Ah, the wonders of YouTube. It has noticed my interest in gardening and is now serving up all manner of videos on the subject – some dreadful, a few divine.
Among the divine is a biopic about Christopher Lloyd – the eccentric English gardener, not the actor. He was born in 1921, the youngest of six children in an upper-middle-class family. The video, “Garden Provocateur,” is definitely not Oscar-worthy, but for anyone who has read a book by Christopher Lloyd, it’s like getting to meet an old friend in a new way. And if you have not read a book he’s written, it’s a charming introduction.
In 1910, Lloyd’s father bought a neglected 15th-century house called Great Dixter and the six acres that surrounded it. He hired famous architect Edwin Lutyens to enlarge and renovate it, and to design gardens to surround it. The garden designs created a network of garden “rooms” set apart by trees and yew and box hedges.
Lloyd’s father filled one of those outdoor rooms with large topiary animals and objects, including two enormous coffee pots. And he wrote a book considered the bible of topiary, called “Topiary: Garden Craftsmanship in Yew and Box.”
A taste for topiary is a sure sign of eccentricity, and it’s clear that the young Christopher grew up with his father’s genome.
Christopher had been an uninspired student until he made horticulture his field of study. He then became a professor of the subject but was fired at the age of 31 for insubordination.
For the rest of his life, he made the care of the gardens of Great Dixter – and writing about gardening – his profession. He and his mother Daisy, a devoted gardener, supported the place by opening it for public tours and creating a plant nursery.
His mother died in 1972, and her absence freed Christo from her authoritarian matriarchy to develop his own, independent social life. (The kindest description of her was that she was “a vivid personality.”) Over time, Christo learned to cook, to enjoy the previously forbidden pleasures of wine and spirits, and to experiment in the garden to his heart’s content.
For 42 years, Christopher – known as Christo by his friends – wrote a weekly garden column for Country Life, the quintessential magazine for the rural upper crust of Britain. His final column, published in 2005, was written from his hospital bed following a triple bypass surgery.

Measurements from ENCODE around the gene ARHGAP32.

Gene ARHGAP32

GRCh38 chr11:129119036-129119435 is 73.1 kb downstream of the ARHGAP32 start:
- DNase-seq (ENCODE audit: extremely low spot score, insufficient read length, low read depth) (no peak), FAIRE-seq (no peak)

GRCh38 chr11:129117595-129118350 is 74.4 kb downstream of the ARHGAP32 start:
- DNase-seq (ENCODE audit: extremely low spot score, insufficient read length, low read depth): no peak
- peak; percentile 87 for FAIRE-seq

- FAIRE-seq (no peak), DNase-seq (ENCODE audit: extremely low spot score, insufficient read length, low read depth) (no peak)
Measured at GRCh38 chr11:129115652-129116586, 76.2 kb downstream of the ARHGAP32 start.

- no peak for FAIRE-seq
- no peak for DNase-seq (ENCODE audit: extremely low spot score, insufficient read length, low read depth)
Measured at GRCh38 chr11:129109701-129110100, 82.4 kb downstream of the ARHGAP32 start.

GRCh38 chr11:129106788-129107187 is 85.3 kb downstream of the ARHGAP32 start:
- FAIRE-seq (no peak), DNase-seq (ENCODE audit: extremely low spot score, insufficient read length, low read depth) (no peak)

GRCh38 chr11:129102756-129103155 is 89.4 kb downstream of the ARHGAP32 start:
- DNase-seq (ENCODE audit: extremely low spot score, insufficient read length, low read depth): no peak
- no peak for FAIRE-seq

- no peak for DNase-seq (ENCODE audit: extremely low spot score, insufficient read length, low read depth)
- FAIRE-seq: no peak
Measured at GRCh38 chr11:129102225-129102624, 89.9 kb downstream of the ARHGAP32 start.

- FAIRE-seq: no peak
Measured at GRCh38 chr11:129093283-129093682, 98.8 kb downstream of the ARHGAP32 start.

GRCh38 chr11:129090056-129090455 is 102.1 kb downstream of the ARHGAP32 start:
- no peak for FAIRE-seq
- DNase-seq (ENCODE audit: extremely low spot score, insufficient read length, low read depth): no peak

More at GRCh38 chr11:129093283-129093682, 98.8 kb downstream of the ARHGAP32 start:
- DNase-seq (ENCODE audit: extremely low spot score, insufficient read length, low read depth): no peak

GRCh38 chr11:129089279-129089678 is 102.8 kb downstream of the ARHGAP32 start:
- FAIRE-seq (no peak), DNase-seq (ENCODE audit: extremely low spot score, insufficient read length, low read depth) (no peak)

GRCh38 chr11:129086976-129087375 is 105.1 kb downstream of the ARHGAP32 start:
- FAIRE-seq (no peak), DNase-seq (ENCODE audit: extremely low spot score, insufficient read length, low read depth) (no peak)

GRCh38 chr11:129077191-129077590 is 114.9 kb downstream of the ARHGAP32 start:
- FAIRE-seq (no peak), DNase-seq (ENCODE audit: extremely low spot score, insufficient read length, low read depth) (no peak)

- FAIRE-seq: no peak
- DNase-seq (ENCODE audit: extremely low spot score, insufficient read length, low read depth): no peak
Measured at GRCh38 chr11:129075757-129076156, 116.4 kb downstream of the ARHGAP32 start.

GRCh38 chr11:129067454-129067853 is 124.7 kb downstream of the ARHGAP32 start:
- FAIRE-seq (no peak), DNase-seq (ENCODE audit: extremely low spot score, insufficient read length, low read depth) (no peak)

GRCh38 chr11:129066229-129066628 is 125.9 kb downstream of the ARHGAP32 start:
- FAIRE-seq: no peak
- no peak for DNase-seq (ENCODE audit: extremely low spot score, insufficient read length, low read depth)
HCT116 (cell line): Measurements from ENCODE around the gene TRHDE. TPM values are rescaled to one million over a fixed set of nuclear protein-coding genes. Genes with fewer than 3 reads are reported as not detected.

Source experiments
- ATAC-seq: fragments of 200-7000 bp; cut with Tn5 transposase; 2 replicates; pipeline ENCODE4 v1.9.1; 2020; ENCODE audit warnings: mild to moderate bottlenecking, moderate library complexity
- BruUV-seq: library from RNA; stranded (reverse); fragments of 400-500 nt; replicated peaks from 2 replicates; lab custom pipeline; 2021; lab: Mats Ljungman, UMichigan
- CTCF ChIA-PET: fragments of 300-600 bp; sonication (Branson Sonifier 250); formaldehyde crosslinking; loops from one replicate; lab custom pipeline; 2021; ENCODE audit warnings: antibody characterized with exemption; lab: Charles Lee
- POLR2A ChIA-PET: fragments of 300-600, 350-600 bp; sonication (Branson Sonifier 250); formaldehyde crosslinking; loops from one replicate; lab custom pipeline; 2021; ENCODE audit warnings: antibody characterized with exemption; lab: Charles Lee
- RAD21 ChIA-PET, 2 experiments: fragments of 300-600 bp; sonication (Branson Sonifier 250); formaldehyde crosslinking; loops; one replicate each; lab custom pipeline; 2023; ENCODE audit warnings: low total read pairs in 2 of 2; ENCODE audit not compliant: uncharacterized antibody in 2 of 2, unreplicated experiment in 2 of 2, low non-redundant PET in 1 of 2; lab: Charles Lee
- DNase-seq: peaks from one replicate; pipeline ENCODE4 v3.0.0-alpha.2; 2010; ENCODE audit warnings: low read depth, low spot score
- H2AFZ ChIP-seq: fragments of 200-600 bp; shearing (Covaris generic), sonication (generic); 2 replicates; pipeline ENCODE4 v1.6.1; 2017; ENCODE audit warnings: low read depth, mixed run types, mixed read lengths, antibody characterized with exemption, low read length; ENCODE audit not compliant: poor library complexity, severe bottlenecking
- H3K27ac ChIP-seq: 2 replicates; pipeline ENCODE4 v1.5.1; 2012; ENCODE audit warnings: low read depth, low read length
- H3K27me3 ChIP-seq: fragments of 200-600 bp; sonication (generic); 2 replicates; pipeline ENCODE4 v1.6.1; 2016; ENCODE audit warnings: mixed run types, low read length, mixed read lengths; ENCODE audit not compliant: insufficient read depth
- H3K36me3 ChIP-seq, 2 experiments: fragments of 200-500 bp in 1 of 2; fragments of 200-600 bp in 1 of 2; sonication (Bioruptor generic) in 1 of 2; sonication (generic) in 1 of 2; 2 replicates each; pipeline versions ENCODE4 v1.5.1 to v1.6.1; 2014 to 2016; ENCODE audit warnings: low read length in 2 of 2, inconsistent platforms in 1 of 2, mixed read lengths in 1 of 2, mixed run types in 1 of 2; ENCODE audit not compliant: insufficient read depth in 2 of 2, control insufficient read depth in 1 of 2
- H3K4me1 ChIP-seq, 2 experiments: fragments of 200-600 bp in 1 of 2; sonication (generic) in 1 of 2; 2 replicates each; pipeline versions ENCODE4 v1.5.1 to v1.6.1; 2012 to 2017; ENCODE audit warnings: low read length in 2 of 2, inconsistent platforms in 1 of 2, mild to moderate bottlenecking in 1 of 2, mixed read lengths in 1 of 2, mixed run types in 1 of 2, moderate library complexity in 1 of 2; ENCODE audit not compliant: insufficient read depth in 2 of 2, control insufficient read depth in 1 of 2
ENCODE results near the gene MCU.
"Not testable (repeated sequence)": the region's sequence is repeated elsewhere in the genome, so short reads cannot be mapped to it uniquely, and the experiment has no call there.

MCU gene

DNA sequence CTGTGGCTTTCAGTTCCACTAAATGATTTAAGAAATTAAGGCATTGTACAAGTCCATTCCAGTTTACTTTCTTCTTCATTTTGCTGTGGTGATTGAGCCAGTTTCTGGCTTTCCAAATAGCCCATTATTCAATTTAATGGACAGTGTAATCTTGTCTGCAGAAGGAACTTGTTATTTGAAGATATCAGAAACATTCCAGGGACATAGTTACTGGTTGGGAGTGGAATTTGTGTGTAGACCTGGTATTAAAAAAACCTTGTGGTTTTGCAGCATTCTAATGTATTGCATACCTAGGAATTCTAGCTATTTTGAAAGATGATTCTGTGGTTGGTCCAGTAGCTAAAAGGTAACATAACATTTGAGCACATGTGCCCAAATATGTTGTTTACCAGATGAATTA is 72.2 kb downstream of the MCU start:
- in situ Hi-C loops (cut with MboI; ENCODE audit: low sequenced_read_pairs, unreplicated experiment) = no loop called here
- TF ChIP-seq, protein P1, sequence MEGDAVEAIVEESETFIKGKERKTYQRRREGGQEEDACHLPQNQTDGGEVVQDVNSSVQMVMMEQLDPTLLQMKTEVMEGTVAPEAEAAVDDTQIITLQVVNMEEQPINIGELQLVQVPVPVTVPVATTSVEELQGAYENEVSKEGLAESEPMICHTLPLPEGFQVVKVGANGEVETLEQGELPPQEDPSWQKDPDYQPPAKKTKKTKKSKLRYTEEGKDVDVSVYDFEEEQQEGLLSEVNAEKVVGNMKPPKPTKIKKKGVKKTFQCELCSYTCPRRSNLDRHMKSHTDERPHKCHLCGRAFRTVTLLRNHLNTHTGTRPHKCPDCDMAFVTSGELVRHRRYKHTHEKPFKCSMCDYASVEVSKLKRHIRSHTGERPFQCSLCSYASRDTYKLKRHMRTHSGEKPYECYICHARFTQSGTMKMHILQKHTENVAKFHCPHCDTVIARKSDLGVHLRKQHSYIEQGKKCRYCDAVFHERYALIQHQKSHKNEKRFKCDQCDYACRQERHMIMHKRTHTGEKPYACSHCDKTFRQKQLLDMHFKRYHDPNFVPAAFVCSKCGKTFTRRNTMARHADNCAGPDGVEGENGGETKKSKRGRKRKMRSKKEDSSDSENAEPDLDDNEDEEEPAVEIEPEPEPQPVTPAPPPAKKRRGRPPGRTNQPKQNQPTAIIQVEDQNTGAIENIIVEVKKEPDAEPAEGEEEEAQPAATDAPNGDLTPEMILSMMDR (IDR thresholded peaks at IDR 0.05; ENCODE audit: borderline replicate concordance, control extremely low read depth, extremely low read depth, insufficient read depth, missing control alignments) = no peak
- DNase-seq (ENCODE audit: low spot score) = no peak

He also wrote several books, the most famous called “The Well Tempered Garden.”
His garden tastes and philosophy were bold, unconventional, and wildly at odds with the traditions of his time. He eschewed the color harmonies and rigid schemes of his elders, and embraced brash color contrasts, unconventional combinations of shrubs, flowers, and herbs. He was derided by his detractors as “the king of clash.” And he was described by his friends as “engagingly blunt.”
He claims he never set out to be provocative, but says that “copying the past is a copout.”
Many people were provoked when he dug up an 80-year-old rose garden designed by Edwin Lutyens to install a bold faux-tropical garden. That was the English equivalent of wearing a Hawaiian shirt to a royal luncheon. In this transgressive garden, he revived the popularity of plants such as dahlias and canna lilies that hadn’t been grown since Victorian times. He said he wanted to create a garden in which you could imagine “there might be a tiger in there.”
He tweaked the noses of the Royal Horticulture Society by describing its famed long perennial border as “boring and municipal.” They were offended, to say the least. But eventually they saw his point, revitalized the border, and later gave him the Victoria Medal of Honor.
He had no patience with “low maintenance” gardening; his books and articles were for people who like to garden – or for those who can hire people to garden. In his own famous border, he set his staff to work digging up and replanting some areas three times a year. He considered this a way to expand his opportunities for self-expression.
Even if you are not interested in spending every spare hour in the garden, his books are full of witty observations, and surprising connections between gardening, music, art, and architecture that will place your garden in a larger cultural and aesthetic frame of reference.
YouTube has other, shorter films about Great Dixter, now held in a charitable trust, and about the firmament of British garden writers such as Beth Chatto and Gertrude Jekyl who either inspired or were inspired by Christopher Lloyd.
In fact, as you surely know, YouTube has videos about everything in the universe. And if you once start watching garden videos, it will keep serving them up to you until the end of time.
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